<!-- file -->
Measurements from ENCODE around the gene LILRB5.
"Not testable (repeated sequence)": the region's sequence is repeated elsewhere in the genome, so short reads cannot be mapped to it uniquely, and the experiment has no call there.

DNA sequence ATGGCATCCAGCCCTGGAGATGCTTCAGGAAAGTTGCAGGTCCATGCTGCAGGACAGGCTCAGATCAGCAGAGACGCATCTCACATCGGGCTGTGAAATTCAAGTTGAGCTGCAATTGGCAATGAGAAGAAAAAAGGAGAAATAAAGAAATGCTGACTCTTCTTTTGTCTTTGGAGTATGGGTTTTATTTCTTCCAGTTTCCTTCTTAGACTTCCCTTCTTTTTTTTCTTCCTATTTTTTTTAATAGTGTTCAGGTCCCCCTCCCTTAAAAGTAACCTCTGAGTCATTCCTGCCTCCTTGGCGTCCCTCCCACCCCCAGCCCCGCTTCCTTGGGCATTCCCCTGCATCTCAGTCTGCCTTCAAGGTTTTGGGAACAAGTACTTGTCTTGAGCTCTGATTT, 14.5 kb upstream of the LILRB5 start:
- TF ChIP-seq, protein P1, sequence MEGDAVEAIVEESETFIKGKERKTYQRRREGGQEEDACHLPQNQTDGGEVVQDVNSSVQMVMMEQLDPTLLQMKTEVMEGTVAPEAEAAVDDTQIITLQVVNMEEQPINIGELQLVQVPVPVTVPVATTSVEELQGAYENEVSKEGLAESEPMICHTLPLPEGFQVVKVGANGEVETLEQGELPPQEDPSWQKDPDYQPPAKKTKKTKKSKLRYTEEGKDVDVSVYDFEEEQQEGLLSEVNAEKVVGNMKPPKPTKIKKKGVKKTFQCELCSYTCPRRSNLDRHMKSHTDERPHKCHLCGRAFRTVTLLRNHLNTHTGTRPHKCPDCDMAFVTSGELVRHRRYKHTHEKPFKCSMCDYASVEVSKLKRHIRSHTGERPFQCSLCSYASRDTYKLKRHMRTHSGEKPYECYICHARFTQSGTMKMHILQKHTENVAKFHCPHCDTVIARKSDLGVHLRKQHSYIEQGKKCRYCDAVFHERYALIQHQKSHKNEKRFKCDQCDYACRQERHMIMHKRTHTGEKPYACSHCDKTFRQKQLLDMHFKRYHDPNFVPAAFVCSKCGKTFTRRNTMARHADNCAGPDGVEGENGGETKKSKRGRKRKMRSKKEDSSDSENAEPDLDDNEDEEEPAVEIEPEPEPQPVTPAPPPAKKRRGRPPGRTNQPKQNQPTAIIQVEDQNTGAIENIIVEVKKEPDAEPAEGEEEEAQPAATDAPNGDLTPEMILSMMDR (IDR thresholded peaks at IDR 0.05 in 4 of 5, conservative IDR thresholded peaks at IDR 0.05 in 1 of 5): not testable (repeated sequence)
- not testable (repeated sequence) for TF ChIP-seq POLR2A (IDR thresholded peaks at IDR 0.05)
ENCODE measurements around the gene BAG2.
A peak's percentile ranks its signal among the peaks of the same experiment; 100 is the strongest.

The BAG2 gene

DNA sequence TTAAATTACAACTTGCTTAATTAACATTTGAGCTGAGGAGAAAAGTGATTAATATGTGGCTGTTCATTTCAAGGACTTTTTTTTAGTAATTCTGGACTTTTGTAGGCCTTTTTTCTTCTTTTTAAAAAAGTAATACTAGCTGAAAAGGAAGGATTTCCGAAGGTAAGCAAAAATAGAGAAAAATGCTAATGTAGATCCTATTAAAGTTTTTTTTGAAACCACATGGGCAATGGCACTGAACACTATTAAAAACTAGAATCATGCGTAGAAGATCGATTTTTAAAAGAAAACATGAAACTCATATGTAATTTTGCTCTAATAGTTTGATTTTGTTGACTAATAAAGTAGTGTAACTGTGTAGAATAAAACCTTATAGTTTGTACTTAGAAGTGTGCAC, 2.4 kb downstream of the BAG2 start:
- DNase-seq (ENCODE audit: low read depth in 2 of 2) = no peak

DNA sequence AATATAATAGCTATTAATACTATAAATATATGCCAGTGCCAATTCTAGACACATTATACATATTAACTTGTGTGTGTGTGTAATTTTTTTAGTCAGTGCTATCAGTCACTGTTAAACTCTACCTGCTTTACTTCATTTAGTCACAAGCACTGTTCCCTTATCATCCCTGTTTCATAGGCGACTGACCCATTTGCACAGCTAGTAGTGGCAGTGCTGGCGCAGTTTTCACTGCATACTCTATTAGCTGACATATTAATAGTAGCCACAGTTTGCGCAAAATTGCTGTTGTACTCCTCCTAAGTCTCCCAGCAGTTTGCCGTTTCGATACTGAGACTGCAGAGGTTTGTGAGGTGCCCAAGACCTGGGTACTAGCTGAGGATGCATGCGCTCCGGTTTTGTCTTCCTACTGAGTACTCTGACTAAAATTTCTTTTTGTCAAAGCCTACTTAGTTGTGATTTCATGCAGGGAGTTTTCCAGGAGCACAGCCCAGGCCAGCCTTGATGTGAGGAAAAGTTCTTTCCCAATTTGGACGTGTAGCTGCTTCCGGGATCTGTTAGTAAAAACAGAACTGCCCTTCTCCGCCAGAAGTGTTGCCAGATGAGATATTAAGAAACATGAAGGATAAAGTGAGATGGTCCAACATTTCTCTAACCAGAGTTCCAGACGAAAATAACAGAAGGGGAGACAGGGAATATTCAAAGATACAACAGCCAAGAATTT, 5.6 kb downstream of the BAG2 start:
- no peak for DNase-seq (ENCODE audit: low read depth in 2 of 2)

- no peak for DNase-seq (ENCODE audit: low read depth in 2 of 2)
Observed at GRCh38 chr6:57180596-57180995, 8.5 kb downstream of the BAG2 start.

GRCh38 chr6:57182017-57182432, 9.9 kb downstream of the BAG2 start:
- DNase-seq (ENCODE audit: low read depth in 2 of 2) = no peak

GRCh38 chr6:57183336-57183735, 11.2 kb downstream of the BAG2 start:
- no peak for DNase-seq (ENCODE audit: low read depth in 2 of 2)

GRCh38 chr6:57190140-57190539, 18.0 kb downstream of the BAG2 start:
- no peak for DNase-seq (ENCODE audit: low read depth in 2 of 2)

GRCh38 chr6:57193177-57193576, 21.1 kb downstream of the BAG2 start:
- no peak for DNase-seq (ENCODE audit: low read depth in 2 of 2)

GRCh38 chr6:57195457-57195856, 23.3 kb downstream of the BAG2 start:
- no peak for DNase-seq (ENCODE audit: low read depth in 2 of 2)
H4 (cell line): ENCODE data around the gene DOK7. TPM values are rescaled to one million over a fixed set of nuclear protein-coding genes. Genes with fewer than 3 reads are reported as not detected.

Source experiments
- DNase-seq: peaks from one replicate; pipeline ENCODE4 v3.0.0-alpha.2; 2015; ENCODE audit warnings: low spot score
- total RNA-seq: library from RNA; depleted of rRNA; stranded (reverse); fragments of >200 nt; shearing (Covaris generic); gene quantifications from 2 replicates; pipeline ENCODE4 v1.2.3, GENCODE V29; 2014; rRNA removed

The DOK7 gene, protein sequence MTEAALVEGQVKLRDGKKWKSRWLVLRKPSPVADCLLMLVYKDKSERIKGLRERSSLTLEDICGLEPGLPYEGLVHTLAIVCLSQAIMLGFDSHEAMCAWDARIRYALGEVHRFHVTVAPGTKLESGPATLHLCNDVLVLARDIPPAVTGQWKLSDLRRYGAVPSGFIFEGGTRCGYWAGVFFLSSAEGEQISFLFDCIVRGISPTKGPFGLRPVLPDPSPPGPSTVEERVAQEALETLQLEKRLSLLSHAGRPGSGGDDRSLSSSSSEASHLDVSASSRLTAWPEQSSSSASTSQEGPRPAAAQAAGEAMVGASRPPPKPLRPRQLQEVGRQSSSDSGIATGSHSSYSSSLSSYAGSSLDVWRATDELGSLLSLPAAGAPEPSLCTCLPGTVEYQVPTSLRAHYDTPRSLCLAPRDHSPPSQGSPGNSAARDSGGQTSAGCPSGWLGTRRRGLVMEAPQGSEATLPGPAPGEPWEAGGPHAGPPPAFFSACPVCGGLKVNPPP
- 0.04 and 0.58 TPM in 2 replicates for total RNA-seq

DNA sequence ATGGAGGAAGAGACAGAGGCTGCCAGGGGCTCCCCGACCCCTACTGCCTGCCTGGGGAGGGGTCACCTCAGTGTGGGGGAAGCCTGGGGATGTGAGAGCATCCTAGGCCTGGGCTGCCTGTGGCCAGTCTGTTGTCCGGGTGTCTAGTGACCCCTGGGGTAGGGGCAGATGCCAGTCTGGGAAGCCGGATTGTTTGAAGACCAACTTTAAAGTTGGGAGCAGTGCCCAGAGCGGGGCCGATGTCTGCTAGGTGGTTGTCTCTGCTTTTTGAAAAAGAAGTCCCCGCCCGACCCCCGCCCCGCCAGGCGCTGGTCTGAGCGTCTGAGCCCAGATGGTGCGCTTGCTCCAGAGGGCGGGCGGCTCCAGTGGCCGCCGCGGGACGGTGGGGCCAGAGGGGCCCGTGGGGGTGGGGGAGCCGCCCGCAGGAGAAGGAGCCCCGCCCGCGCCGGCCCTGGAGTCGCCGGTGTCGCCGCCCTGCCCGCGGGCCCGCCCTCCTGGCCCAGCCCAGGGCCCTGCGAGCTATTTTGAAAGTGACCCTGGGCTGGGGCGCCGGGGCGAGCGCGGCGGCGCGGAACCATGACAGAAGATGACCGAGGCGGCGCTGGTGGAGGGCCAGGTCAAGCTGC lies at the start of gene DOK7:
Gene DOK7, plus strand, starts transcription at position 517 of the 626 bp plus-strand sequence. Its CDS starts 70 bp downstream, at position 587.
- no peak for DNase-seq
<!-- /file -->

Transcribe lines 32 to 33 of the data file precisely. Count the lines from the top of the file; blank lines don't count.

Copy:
Gene DOK7, plus strand, starts transcription at position 517 of the 626 bp plus-strand sequence. Its CDS starts 70 bp downstream, at position 587.
- no peak for DNase-seq